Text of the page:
In 2012, the U.S. Department of Energy’s Office of Science awarded a $120 million grant to a new technology center focused on battery development - headquartered at Argonne National Laboratory in suburban Chicago, Illinois. As VOA’s Kane Farabaugh reports, there scientists are making the next technological breakthroughs in energy storage.
Video

Video In NW Pakistan, Army Offensive Causes Massive Number of Displaced

Pakistan’s army offensive in North Waziristan has resulted in the large-scale displacement of the local population. VOA's Ayaz Gul reports from northwest Pakistan where authorities say around 80 percent of the estimated 1 million internally displaced persons [IDPs] have settled in Bannu district, while much of the remaining 20 percent are scattered in nearby cities.
Video

Video Kurdish Peshmerga Force Secures Kirkuk, Its Oil

The Kurdistan regional government has sent its Peshmerga troops into the adjacent province of Kirkuk to drive out insurgents, and to secure the area's rich oil fields. By doing this, the regional government has added a fourth province to the three it officially controls. The oil also provides revenue that could make an independent Kurdistan economically strong. VOA’s Jeffrey Young went out with the Peshmerga and filed this report.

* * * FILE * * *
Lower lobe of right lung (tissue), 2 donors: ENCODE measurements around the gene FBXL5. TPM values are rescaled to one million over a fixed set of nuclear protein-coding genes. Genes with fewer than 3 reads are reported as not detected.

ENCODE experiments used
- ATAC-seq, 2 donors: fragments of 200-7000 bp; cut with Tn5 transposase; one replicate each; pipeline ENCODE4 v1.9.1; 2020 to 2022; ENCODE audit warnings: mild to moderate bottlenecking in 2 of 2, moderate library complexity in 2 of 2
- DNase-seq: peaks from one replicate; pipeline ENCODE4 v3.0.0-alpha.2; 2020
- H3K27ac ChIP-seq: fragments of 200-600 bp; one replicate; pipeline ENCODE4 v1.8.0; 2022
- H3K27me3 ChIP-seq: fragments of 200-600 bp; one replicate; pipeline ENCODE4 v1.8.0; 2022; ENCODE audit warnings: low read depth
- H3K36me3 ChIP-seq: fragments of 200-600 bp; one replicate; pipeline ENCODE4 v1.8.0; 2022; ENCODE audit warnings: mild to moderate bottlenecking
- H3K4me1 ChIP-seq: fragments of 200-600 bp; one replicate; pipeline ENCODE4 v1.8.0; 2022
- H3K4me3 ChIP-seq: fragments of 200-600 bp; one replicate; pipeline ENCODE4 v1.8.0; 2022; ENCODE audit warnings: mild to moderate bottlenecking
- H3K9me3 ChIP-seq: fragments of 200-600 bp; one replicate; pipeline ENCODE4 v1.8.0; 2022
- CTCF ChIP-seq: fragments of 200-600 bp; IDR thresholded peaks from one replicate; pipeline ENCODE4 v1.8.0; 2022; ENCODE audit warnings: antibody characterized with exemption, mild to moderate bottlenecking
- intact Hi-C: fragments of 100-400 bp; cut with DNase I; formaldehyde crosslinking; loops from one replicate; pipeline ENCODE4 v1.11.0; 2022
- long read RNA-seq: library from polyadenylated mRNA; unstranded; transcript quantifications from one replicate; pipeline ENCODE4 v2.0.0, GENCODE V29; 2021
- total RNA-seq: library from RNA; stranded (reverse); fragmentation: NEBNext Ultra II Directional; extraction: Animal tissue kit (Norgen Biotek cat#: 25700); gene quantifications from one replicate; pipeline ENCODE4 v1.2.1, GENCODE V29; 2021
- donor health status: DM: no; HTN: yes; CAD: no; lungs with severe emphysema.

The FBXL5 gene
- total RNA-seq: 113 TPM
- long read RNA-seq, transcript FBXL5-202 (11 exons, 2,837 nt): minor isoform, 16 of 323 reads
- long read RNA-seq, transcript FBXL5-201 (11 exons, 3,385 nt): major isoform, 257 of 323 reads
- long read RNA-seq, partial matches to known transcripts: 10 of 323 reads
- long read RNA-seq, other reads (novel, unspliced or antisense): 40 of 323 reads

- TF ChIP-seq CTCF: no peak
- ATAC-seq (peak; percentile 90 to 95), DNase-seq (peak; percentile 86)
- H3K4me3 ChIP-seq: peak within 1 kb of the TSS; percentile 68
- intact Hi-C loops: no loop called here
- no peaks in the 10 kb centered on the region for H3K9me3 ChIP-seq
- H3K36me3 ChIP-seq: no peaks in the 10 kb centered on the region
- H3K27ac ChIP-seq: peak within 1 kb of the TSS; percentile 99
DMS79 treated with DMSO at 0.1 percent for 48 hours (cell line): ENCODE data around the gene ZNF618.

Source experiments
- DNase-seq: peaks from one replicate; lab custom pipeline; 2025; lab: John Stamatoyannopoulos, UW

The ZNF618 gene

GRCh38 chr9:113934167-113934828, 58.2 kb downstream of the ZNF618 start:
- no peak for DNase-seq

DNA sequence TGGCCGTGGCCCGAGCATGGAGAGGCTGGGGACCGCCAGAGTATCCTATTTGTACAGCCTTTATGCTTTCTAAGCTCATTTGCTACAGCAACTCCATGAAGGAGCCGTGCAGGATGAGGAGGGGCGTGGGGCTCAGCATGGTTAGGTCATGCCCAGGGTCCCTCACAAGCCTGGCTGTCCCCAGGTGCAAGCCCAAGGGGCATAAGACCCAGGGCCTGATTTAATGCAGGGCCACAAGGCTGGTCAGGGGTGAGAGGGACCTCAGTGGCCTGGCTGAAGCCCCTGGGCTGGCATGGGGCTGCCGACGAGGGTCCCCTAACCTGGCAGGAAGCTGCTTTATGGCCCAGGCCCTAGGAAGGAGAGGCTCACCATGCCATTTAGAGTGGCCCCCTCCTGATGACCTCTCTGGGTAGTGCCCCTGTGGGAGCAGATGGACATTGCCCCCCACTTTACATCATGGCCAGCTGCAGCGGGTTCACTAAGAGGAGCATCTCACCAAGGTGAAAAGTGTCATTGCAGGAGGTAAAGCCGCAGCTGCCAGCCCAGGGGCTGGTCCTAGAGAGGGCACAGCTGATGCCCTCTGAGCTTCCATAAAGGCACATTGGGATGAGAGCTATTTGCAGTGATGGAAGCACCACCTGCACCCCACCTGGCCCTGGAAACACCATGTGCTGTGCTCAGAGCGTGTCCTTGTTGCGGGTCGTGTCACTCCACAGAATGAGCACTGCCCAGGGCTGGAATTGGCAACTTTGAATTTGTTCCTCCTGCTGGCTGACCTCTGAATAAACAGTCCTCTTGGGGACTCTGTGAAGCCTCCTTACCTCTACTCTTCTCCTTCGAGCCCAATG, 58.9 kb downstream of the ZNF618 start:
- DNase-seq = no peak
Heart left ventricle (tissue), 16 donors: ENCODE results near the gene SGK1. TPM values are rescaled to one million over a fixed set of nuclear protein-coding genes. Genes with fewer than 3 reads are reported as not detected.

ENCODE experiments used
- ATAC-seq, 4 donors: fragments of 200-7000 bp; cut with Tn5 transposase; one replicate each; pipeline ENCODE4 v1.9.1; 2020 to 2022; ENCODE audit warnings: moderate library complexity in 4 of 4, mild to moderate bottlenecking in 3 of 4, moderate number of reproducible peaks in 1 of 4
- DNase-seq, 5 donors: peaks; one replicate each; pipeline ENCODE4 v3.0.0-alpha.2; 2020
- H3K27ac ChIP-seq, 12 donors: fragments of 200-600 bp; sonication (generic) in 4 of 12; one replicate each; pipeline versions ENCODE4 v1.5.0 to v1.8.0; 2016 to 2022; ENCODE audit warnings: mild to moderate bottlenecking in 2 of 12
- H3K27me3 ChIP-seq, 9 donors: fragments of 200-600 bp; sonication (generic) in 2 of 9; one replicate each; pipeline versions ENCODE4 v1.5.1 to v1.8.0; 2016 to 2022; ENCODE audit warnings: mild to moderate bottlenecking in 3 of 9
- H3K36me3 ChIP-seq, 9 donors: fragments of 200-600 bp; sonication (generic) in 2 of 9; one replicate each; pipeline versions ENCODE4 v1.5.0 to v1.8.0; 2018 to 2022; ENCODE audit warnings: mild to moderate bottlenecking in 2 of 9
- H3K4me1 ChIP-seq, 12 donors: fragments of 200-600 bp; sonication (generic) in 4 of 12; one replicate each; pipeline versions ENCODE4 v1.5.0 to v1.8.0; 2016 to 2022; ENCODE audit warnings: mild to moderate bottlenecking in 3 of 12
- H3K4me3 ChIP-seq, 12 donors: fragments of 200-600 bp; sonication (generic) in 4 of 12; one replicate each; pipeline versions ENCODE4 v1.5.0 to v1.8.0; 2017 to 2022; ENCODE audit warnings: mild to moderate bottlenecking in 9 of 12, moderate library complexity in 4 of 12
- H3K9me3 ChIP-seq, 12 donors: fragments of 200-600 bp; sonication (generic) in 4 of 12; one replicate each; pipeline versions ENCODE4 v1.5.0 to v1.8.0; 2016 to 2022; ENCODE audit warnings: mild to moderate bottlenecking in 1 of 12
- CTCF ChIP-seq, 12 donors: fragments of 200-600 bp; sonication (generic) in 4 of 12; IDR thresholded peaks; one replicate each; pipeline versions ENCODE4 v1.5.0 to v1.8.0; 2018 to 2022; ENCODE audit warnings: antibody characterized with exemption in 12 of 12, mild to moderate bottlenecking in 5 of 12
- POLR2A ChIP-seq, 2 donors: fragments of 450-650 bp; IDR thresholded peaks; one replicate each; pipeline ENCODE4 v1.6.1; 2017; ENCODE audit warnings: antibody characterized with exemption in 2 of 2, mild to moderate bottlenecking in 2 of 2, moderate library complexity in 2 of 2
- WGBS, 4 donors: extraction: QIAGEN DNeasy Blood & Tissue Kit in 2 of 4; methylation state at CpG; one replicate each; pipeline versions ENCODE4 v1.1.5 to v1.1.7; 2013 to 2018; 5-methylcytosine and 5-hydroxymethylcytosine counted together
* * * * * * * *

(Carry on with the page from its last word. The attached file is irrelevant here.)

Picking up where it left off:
Video

Video Malaysia Reeling: Second Air Disaster in Four Months

Malaysia is reeling from the second air disaster in four months involving the country’s flag carrier. Flight 340 vanished in March and despite an extensive search, no debris has been found. And on Thursday, Flight 17, likely hit by a surface-to-air missile, came apart over eastern Ukraine. The two incidents together have left more than 500 people dead. VOA Correspondent Steve Herman reports from Kuala Lumpur.